Adidas showcases shoe made from ocean plastics

Clothing manufacturer Adidas has celebrated its partnership with Parley for the Oceans by creating a prototype shoe made from recycled ocean waste and deep-sea gillnets.

The Adidas concept shoe's upper is made entirely from reclaimed ocean plastics

The Adidas concept shoe's upper is made entirely from reclaimed ocean plastics

The concept shoe, unveiled at the United Nations General Assembly in New York, is the first in a line of ocean-waste products that Adidas plans to release this year.

Adidas global brands executive Eric Liedtke said: “This partnership allows us to tap into new areas and create innovative materials and products for our athletes. We invite everyone to join us on this journey to clean up the oceans.”

The sporting giant has committed to cleaning up its environmental profile in recent times, reporting more than 20% cuts to emissions, water use and waste in the last six years. The company’s 2014 sustainability report stated it aimed to cut emissions by 30% by the end of 2015.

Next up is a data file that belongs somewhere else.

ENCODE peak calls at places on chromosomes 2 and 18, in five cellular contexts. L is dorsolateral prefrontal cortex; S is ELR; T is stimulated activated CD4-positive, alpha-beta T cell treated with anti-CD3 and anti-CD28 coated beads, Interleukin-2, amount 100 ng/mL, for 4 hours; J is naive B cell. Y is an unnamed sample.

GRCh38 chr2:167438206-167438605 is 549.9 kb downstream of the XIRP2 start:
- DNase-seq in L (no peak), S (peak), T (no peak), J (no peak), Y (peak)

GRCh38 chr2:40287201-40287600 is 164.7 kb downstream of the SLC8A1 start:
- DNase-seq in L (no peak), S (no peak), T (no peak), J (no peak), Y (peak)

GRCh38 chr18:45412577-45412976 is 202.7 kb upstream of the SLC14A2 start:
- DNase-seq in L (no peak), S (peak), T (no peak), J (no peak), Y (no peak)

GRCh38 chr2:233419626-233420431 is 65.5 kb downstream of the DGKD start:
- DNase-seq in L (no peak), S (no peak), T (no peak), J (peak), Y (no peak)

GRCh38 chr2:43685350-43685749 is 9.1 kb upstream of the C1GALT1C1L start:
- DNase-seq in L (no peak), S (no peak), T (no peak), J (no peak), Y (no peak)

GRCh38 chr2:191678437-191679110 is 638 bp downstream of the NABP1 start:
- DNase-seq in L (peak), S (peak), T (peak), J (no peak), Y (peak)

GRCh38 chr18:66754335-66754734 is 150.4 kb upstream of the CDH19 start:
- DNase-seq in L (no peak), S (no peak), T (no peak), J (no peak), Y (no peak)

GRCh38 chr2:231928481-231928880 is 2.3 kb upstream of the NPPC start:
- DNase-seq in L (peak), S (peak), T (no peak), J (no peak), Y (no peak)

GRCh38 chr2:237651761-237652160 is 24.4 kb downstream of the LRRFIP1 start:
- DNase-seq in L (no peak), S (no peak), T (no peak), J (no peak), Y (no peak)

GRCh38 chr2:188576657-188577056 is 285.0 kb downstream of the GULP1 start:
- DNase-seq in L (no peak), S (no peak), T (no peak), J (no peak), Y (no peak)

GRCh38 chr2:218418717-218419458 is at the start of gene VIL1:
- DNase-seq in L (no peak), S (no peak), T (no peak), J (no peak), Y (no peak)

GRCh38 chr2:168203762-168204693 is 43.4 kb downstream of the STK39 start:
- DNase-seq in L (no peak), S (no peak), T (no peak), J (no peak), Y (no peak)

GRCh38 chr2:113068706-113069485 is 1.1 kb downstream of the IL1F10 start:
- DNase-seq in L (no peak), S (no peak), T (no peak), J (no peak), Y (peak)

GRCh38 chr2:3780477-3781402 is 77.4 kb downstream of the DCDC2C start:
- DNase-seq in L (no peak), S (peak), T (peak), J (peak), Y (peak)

The firm also plans to phase out plastic bags from its 2,900 stores as part of its partnership with Parley for the Oceans.

Sea plus

Adidas announced the design at a talk hosted by Parley for the Oceans, which aims to bring together developers and leaders to raise awareness on ocean pollution. Materials for the shoe were recovered by Parley for the Ocean’s partner organisation Sea Shepherd.

Parley for the Oceans founder Cyrill Gutsch said: “We want to establish the oceans as a fundamental part of the debate around climate change. Our objective is to boost public awareness adn to inspire new collaborations that can contribute to protect and preserve the oceans.”

Gutsch said the creative contribution of Adidas would show it was “possible to turn ocean plastic into something cool.”


The Adidas prototype shoe is the latest in a growing trend of sustainable footwear innovations. In February, Marks and Spencer launched a range of shoes made from rice husks, plastic bottles and coffee grounds, known as ‘Footglove Earth’.

Clothing giant Kering has also introduced biodegradable soles for shoes in its brands, including Gucci and Puma.

Matt Field


| adidas | cuts | Innovation | plastic bags | united nations | water


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